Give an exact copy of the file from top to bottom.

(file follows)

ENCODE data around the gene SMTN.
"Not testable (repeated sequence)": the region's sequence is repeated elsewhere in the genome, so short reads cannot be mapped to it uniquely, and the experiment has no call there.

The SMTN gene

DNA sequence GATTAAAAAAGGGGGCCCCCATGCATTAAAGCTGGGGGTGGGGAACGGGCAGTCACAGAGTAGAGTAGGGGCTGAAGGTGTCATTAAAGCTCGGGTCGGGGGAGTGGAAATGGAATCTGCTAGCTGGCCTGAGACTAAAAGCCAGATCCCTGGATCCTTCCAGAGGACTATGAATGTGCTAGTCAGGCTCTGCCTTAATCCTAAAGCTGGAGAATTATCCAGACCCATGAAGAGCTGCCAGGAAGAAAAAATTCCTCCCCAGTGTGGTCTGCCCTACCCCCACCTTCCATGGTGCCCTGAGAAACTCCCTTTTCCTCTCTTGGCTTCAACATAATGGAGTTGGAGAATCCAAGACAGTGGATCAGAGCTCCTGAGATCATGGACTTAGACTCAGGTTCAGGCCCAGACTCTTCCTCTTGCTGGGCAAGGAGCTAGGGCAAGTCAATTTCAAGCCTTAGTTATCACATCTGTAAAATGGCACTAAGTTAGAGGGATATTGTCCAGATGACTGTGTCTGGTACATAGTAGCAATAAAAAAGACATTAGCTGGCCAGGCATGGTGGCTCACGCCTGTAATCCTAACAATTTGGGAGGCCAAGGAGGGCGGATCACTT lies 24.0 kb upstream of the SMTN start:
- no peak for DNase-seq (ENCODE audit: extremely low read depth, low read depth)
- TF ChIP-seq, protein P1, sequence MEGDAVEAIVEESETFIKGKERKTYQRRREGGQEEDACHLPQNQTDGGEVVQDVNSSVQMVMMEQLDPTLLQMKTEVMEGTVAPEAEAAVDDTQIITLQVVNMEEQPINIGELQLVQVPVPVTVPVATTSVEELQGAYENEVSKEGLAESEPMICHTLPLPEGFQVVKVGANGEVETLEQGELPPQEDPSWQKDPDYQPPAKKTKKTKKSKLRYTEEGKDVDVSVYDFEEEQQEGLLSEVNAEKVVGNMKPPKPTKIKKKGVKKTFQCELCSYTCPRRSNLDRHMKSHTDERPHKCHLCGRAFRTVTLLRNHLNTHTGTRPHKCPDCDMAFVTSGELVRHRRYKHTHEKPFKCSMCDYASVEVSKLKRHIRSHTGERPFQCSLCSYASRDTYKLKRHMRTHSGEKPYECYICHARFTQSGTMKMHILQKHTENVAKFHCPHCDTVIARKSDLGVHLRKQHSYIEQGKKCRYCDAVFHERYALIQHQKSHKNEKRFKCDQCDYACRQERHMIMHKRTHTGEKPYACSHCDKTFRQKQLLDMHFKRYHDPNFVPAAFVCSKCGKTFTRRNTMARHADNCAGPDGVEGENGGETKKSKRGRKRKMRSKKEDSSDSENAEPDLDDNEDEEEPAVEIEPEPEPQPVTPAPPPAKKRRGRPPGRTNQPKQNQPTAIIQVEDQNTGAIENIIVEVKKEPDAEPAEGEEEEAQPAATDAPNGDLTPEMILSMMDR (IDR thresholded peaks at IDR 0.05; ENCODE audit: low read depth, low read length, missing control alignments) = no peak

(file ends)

ENCODE data around the gene SMTN.
"Not testable (repeated sequence)": the region's sequence is repeated elsewhere in the genome, so short reads cannot be mapped to it uniquely, and the experiment has no call there.

The SMTN gene

DNA sequence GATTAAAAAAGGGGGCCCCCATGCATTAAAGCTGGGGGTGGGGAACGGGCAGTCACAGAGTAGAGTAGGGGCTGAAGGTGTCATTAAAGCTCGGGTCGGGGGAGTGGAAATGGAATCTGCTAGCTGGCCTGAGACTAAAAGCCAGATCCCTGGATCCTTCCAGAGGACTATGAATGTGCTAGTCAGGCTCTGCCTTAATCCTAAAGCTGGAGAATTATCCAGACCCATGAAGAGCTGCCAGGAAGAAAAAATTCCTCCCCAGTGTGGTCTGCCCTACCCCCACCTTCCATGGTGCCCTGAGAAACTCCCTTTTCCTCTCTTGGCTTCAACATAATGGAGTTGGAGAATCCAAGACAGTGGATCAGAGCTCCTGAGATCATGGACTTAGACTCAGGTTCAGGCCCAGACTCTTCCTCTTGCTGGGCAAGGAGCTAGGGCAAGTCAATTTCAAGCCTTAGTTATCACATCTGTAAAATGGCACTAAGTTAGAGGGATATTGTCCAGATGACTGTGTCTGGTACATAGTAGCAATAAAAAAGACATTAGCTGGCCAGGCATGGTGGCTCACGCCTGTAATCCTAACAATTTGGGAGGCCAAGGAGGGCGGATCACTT lies 24.0 kb upstream of the SMTN start:
- no peak for DNase-seq (ENCODE audit: extremely low read depth, low read depth)
- TF ChIP-seq, protein P1, sequence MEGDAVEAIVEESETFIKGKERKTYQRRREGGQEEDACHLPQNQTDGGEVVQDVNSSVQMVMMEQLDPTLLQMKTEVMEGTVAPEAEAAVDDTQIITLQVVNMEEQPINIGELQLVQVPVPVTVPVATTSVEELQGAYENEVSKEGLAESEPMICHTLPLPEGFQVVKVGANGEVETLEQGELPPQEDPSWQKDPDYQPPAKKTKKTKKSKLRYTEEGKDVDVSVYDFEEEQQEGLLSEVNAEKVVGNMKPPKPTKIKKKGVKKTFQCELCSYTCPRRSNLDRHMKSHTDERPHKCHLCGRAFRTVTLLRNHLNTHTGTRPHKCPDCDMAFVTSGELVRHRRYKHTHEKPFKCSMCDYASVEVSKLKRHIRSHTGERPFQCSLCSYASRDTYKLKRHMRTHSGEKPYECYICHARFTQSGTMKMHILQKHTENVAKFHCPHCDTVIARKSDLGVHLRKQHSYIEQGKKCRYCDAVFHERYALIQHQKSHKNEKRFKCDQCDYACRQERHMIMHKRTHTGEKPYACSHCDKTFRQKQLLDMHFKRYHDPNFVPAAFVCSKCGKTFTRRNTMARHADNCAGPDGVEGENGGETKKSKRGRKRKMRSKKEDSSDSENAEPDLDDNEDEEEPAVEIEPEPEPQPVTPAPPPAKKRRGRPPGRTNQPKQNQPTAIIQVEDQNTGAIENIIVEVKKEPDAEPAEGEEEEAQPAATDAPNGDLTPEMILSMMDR (IDR thresholded peaks at IDR 0.05; ENCODE audit: low read depth, low read length, missing control alignments) = no peak